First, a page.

When Galileo proclaimed that the earth orbits the sun, the Pope put him under house arrest for spreading an idea contrary to Catholic dogma. A later Pope tried to heal this rift between science and theology by directing the construction of an observatory within the Vatican.
Today, the Vatican Observatory is staffed by Jesuit astronomers. One of their missions is to search for evidence of extraterrestrial life.
They believe the words of a Catholic saint suggest that extraterrestrials can become our friends.
Who is this saint? And what did he say about peaceful coexistence between humans and extraterrestrials?
To discover the answers you are able to watch a Web Exclusive Video: Vatican Observatory.
The Vatican Observatory is an astronomical research and educational institution supported by the Holy See. Originally based in the Roman College of Rome, the Observatory is now headquartered in Castel Gandolfo, Italy and operates one of the largest telescope in the world at the Mt Graham International Observatory in the United States.
In 1910 Saint Pius X gave the Observatory a new and larger space at a villa built in the Vatican Gardens by Leo XIII. He appointed Jesuit Father Johannes Hagen as Director. However, at the beginning of the 1930s, it eventually became obvious that the urban growth of the Eternal City was brightening the sky to such an extent that the fainter stars could no longer be studied.
Thus it was then that Pope Pius XI provided a new location for the Observatory at the Papal Summer Residence at Castel Gandolfo in the Alban Hills some 35 kilometres southeast of Rome. It is here that the modern observatory, entrusted to the Jesuits, was refounded in the mid-1930s with the construction of three new telescopes, the installation of an astrophysical laboratory for spectro-chemical analysis, and the expansion of several important research programs on variable stars. With the installation of a Schmidt wide-angle telescope in 1957 research was extended to other topics such as new techniques for the classification of stars according to their spectra. This is still an active program at the Observatory.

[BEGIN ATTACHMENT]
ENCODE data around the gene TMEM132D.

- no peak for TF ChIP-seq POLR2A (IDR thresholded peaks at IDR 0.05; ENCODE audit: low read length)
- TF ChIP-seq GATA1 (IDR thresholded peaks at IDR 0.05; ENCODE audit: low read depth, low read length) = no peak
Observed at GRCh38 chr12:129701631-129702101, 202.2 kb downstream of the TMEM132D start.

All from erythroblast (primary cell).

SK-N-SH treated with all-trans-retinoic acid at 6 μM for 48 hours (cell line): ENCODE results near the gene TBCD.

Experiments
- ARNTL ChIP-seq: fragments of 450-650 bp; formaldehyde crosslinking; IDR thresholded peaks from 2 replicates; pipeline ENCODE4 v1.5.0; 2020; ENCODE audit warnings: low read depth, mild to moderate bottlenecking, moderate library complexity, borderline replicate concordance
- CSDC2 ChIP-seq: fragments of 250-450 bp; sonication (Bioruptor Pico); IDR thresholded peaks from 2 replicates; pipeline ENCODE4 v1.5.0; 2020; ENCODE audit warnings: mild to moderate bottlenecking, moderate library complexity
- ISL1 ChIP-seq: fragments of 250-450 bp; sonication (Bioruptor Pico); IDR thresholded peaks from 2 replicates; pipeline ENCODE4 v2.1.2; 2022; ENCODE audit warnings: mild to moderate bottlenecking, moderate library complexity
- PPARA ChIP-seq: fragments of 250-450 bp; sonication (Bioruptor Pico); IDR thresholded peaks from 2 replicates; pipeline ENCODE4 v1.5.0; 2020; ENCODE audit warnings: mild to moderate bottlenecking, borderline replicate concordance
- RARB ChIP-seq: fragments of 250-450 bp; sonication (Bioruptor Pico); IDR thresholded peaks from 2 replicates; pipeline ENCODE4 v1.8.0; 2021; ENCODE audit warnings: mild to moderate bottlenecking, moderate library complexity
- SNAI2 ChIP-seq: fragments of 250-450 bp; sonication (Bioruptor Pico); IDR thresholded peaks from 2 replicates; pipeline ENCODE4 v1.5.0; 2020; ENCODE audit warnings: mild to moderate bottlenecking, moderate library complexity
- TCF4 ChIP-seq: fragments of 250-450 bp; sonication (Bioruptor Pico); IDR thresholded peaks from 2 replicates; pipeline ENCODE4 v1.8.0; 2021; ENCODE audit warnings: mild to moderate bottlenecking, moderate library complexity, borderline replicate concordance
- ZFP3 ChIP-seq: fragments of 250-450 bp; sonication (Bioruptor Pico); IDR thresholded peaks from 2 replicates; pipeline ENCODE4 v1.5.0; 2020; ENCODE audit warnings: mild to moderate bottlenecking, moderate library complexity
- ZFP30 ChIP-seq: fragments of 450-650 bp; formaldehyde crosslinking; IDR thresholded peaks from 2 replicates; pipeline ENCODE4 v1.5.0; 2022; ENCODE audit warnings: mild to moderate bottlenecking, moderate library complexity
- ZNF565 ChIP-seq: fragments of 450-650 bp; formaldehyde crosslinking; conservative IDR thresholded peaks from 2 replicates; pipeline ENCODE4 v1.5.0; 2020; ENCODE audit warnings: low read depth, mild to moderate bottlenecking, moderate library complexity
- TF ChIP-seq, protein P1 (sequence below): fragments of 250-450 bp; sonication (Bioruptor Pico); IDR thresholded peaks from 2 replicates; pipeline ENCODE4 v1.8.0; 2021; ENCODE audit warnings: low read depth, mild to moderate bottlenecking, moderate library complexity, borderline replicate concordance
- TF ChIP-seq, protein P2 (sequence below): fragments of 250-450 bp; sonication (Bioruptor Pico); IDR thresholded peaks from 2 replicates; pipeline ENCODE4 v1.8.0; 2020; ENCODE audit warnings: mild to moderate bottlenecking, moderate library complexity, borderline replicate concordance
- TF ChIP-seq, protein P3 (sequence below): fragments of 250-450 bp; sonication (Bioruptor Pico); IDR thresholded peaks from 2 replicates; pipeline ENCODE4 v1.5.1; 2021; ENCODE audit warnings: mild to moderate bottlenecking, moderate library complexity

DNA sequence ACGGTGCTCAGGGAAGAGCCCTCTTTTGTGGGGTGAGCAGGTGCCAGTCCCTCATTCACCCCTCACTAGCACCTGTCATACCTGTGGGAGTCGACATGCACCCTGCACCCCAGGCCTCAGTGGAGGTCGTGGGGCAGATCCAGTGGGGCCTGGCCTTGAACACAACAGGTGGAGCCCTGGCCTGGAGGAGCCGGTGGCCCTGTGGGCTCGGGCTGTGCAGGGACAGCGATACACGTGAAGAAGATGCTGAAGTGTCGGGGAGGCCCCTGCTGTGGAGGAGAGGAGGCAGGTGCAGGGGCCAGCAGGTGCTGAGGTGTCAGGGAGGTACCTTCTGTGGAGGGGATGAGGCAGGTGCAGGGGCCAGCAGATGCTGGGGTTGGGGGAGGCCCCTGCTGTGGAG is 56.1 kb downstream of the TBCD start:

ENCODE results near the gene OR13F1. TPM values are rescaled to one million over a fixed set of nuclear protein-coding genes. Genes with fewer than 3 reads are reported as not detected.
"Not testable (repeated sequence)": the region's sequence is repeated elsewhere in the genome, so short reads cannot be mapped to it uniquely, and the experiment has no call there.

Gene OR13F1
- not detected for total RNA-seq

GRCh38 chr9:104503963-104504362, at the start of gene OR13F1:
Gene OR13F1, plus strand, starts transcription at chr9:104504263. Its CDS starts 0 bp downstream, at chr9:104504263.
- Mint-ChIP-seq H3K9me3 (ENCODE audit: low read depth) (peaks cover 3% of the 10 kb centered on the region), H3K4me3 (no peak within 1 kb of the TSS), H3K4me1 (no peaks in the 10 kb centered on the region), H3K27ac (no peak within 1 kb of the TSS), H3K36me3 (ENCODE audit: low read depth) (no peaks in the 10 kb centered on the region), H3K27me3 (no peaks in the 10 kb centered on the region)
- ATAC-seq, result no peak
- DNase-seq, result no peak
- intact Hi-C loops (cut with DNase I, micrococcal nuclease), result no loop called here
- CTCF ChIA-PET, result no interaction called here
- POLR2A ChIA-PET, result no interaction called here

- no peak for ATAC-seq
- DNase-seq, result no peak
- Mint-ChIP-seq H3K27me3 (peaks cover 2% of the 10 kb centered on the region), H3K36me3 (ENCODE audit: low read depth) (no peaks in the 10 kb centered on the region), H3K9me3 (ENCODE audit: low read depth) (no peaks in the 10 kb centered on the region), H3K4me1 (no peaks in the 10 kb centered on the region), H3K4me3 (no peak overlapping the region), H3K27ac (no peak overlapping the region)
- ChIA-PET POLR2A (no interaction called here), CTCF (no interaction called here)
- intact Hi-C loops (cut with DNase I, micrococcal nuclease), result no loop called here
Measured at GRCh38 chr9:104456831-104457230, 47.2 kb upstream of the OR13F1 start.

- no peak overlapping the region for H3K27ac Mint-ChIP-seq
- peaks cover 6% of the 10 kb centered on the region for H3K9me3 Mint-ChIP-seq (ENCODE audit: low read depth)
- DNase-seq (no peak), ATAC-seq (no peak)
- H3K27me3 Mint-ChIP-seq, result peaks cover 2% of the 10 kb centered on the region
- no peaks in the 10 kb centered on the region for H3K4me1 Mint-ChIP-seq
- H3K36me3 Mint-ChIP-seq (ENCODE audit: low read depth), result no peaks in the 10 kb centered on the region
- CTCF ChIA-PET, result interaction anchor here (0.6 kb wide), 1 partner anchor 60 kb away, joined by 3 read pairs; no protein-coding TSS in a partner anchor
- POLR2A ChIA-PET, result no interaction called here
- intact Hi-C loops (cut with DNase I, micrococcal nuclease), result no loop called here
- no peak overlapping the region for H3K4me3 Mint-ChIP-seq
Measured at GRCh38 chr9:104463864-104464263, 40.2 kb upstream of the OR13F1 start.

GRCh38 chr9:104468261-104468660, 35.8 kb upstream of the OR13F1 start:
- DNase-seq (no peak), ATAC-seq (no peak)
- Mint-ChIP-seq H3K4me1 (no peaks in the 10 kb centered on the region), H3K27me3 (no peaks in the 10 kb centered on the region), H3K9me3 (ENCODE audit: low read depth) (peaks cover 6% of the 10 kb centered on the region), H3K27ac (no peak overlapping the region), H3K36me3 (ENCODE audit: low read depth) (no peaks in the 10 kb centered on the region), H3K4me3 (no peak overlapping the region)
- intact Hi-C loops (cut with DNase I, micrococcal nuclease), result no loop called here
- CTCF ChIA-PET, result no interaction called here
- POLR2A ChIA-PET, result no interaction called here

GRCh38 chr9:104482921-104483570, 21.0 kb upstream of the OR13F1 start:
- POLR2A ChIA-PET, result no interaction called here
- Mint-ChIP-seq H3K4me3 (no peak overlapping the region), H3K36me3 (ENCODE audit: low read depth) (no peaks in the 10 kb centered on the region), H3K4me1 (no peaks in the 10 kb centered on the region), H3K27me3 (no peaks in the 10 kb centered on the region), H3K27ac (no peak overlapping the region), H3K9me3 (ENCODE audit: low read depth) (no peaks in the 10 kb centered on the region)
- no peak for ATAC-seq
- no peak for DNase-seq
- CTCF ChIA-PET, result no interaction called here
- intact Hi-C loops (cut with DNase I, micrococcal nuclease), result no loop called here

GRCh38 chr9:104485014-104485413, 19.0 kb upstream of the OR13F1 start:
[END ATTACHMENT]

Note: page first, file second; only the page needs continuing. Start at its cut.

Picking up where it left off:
With the continuously increasing population of Rome the skies above the Observatory again became too bright. For this reason in 1981, for the first time in its history, the Observatory founded a second research center, the Vatican Observatory Research Group (VORG), in Tucson, Arizona in the United States, one of the world’s largest and most modern centers for observational astronomy. The Observatory staff have offices at Steward Observatory of the University of Arizona where they also have access to all of the modern telescopes located in the Tucson area.
In 1993 the Observatory, in collaboration with Steward Observatory, completed the construction of the Vatican Advanced Technology Telescope (VATT) on Mt. Graham, Arizona, probably the best astronomical site in the continental United States. This is the first optical-infrared telescope of the Mt Graham International Observatory (MGIO), a project which in the coming years will see the construction of some of the world’s most sophisticated and largest telescopes. The VATT has pioneered the new technology of creating large (2 meters in diameter), lightweight, stable mirrors in a rotating furnace. With the VATT in Tucson, the astronomers of the Observatory can finally continue long-term research programs, as done in the past in Castel Gandolfo.
My question is – what is the Vatican expecting and forgot to tell the rest of us?